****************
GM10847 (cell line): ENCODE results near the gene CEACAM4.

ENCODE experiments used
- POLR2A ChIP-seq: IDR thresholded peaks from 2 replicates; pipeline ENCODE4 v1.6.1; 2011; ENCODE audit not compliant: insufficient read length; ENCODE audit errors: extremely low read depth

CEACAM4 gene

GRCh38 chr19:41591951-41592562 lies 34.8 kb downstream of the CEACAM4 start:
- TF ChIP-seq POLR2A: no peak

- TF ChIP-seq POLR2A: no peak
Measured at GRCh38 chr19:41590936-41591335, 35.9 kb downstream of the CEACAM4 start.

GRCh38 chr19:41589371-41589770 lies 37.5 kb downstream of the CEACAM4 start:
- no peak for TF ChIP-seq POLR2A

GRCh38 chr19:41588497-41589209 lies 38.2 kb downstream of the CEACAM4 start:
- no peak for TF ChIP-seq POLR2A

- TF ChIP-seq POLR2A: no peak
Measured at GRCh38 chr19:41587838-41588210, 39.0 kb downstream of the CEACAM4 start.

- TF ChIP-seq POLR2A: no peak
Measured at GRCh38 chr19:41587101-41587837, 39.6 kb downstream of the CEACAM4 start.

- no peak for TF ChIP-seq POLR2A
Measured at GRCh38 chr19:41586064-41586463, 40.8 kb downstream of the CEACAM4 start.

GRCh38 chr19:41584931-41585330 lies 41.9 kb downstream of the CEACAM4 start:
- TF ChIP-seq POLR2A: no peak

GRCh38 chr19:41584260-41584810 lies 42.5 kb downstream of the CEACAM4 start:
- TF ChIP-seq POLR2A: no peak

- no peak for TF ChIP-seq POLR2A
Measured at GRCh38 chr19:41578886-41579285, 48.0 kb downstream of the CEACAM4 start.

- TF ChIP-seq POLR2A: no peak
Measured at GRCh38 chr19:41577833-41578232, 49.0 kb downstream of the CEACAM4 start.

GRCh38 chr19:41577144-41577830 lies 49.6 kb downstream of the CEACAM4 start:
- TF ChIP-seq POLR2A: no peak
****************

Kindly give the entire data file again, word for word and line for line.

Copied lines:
GM10847 (cell line): ENCODE results near the gene CEACAM4.

ENCODE experiments used
- POLR2A ChIP-seq: IDR thresholded peaks from 2 replicates; pipeline ENCODE4 v1.6.1; 2011; ENCODE audit not compliant: insufficient read length; ENCODE audit errors: extremely low read depth

CEACAM4 gene

GRCh38 chr19:41591951-41592562 lies 34.8 kb downstream of the CEACAM4 start:
- TF ChIP-seq POLR2A: no peak

- TF ChIP-seq POLR2A: no peak
Measured at GRCh38 chr19:41590936-41591335, 35.9 kb downstream of the CEACAM4 start.

GRCh38 chr19:41589371-41589770 lies 37.5 kb downstream of the CEACAM4 start:
- no peak for TF ChIP-seq POLR2A

GRCh38 chr19:41588497-41589209 lies 38.2 kb downstream of the CEACAM4 start:
- no peak for TF ChIP-seq POLR2A

- TF ChIP-seq POLR2A: no peak
Measured at GRCh38 chr19:41587838-41588210, 39.0 kb downstream of the CEACAM4 start.

- TF ChIP-seq POLR2A: no peak
Measured at GRCh38 chr19:41587101-41587837, 39.6 kb downstream of the CEACAM4 start.

- no peak for TF ChIP-seq POLR2A
Measured at GRCh38 chr19:41586064-41586463, 40.8 kb downstream of the CEACAM4 start.

GRCh38 chr19:41584931-41585330 lies 41.9 kb downstream of the CEACAM4 start:
- TF ChIP-seq POLR2A: no peak

GRCh38 chr19:41584260-41584810 lies 42.5 kb downstream of the CEACAM4 start:
- TF ChIP-seq POLR2A: no peak

- no peak for TF ChIP-seq POLR2A
Measured at GRCh38 chr19:41578886-41579285, 48.0 kb downstream of the CEACAM4 start.

- TF ChIP-seq POLR2A: no peak
Measured at GRCh38 chr19:41577833-41578232, 49.0 kb downstream of the CEACAM4 start.

GRCh38 chr19:41577144-41577830 lies 49.6 kb downstream of the CEACAM4 start:
- TF ChIP-seq POLR2A: no peak